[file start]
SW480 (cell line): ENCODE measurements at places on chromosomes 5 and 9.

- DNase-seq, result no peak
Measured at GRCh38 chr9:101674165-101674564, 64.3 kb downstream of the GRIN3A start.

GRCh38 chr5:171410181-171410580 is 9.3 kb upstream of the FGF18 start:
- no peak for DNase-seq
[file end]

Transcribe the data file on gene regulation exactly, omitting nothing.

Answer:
SW480 (cell line): ENCODE measurements at places on chromosomes 5 and 9.

- DNase-seq, result no peak
Measured at GRCh38 chr9:101674165-101674564, 64.3 kb downstream of the GRIN3A start.

GRCh38 chr5:171410181-171410580 is 9.3 kb upstream of the FGF18 start:
- no peak for DNase-seq